Location

Seattle, WA

Start Date

1-1-1996 12:00 AM

Description

Detecting hidden damage at the second layer of lap joint structures in aircraft by using eddy current techniques is difficult because the cracks are usually located beneath the head of the rivets, which cause large signals that mask the relatively smaller signals from the second layer cracks. In addition, using lower frequency excitation for deeper penetration of the eddy currents reduces the signal-to-noise ratio. Several new techniques have been tried, such as using a sheet inducer to increase the penetration depth or using sensors that have a frequency independent response, to improve the signal to noise ratio [1, 2]. To better extract the information due to the cracks beneath the rivet at the second layer, we have developed a phase analysis of the magnetic field produced from the eddy currents induced by the sheet inducer.

Volume

15A

Chapter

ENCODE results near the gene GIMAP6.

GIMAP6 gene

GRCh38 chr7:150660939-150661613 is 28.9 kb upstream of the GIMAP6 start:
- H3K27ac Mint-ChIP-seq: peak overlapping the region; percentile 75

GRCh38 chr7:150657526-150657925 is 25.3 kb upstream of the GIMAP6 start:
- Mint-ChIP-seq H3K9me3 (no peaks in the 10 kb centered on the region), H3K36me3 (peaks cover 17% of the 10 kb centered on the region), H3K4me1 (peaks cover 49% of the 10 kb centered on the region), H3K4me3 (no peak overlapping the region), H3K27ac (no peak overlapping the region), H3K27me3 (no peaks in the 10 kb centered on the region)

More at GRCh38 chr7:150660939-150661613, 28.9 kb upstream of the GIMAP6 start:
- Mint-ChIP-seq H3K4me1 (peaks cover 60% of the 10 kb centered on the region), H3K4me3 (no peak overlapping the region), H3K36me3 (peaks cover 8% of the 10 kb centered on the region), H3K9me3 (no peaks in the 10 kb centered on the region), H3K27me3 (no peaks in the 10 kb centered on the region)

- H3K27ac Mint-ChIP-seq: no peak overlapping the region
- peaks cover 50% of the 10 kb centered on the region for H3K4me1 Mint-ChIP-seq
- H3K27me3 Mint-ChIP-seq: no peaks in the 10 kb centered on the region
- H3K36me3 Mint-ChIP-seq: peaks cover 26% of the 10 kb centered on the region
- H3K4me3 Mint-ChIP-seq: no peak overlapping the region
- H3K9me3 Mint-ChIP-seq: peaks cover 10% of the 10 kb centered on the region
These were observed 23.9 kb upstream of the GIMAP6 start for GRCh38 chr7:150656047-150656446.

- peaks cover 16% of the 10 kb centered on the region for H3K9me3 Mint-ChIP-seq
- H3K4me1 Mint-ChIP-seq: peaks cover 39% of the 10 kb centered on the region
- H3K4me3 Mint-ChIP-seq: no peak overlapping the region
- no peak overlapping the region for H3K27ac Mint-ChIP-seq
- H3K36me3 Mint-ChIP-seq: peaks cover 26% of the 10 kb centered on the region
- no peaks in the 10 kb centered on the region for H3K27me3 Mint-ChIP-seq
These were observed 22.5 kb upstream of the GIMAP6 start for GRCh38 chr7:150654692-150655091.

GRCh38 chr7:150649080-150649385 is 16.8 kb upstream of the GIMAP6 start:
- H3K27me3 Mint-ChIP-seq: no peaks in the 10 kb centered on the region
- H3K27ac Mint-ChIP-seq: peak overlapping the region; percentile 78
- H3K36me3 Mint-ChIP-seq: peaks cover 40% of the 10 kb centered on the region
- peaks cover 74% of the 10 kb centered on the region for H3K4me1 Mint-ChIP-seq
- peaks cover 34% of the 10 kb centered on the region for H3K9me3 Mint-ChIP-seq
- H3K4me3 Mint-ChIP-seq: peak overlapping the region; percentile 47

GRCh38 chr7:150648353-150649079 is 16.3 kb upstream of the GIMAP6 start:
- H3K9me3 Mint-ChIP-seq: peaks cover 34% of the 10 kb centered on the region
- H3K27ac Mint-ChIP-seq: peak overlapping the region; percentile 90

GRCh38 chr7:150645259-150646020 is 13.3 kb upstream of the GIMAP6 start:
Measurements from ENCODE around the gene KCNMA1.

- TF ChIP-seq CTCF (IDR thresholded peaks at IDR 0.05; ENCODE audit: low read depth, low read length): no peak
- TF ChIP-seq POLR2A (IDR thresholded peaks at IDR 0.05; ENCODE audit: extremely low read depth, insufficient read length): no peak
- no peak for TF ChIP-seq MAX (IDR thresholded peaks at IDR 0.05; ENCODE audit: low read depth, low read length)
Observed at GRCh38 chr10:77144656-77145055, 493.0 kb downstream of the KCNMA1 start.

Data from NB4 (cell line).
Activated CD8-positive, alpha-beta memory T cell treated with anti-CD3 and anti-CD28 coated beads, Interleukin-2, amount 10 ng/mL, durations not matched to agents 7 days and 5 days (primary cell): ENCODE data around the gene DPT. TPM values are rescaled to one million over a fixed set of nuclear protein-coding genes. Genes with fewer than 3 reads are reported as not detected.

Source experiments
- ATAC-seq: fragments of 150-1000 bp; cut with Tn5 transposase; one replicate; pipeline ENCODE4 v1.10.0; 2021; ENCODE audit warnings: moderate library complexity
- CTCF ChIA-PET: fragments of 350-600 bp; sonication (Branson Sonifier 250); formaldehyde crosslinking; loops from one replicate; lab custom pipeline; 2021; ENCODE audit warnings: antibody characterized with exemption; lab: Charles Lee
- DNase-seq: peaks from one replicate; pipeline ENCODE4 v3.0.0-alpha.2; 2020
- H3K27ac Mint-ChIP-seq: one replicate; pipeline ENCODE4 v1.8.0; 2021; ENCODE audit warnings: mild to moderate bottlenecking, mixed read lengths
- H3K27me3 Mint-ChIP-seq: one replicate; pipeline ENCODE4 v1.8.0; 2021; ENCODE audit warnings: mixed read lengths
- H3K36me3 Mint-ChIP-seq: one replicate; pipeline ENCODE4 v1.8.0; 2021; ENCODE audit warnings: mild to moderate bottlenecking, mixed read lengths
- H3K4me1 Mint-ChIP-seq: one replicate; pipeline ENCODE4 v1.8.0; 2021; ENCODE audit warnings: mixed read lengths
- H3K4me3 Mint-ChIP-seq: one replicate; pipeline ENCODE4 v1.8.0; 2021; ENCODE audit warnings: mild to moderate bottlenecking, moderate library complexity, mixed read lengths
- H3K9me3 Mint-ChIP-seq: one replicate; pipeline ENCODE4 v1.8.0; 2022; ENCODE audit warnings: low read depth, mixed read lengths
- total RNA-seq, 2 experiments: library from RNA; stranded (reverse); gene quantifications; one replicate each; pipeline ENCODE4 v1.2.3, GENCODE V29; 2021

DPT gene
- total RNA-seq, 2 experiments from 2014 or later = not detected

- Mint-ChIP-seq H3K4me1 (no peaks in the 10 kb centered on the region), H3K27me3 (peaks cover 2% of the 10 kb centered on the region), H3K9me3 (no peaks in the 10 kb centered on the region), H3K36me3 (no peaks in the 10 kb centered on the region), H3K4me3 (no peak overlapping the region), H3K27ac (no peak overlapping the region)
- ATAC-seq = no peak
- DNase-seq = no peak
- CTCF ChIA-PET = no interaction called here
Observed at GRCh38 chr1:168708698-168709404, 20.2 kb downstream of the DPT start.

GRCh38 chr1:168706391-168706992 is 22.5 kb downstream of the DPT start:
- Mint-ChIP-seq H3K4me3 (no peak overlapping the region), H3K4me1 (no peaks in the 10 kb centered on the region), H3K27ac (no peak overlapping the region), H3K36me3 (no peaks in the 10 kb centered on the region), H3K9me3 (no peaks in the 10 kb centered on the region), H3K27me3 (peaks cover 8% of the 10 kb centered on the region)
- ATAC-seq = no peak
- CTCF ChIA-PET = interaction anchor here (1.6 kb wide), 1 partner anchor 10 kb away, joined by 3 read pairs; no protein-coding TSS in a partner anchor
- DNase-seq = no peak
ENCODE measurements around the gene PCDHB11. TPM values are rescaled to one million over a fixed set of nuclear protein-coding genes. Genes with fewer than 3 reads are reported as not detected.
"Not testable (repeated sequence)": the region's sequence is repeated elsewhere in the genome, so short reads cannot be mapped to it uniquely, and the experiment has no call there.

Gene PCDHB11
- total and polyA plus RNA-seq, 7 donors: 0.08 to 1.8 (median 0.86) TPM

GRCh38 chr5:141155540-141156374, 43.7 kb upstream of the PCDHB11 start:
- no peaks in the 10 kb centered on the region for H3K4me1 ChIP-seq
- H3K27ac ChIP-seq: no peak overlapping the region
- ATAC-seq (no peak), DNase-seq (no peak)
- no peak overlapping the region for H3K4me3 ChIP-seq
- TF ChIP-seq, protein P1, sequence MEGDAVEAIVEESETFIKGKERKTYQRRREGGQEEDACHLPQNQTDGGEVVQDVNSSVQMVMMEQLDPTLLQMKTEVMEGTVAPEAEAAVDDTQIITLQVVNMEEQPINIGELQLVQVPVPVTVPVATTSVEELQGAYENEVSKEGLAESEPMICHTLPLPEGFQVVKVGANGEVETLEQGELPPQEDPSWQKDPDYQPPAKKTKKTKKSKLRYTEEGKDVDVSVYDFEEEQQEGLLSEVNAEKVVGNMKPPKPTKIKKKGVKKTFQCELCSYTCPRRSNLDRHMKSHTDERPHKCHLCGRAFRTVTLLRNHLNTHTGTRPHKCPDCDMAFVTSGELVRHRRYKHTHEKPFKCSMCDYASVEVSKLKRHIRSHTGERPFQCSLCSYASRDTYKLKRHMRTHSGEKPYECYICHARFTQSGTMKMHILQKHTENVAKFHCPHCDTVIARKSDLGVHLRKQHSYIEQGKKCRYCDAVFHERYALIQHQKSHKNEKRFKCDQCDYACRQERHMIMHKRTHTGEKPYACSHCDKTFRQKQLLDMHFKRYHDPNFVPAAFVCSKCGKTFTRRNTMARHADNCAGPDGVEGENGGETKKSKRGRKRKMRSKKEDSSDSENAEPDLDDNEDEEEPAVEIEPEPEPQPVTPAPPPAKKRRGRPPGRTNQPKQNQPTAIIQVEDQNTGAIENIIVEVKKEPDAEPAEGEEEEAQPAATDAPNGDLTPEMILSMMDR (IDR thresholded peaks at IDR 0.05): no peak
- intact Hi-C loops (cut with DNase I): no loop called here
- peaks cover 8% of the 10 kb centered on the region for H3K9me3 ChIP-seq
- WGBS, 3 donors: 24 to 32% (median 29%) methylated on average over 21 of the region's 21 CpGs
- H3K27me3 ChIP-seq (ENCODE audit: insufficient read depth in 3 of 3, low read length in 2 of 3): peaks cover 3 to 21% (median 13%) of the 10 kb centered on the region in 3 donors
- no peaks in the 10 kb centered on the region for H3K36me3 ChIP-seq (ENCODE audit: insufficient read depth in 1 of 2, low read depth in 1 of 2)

Chapter 1: Standard Techniques

Section

Eddy Currents

Pages

401-408

DOI

10.1007/978-1-4613-0383-1_51

Language

en

File Format

application/pdf

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Jan 1st, 12:00 AM

Depth-Selective Squid Eddy Current Techniques for Second Layer Flaw Detection

Seattle, WA

Detecting hidden damage at the second layer of lap joint structures in aircraft by using eddy current techniques is difficult because the cracks are usually located beneath the head of the rivets, which cause large signals that mask the relatively smaller signals from the second layer cracks. In addition, using lower frequency excitation for deeper penetration of the eddy currents reduces the signal-to-noise ratio. Several new techniques have been tried, such as using a sheet inducer to increase the penetration depth or using sensors that have a frequency independent response, to improve the signal to noise ratio [1, 2]. To better extract the information due to the cracks beneath the rivet at the second layer, we have developed a phase analysis of the magnetic field produced from the eddy currents induced by the sheet inducer.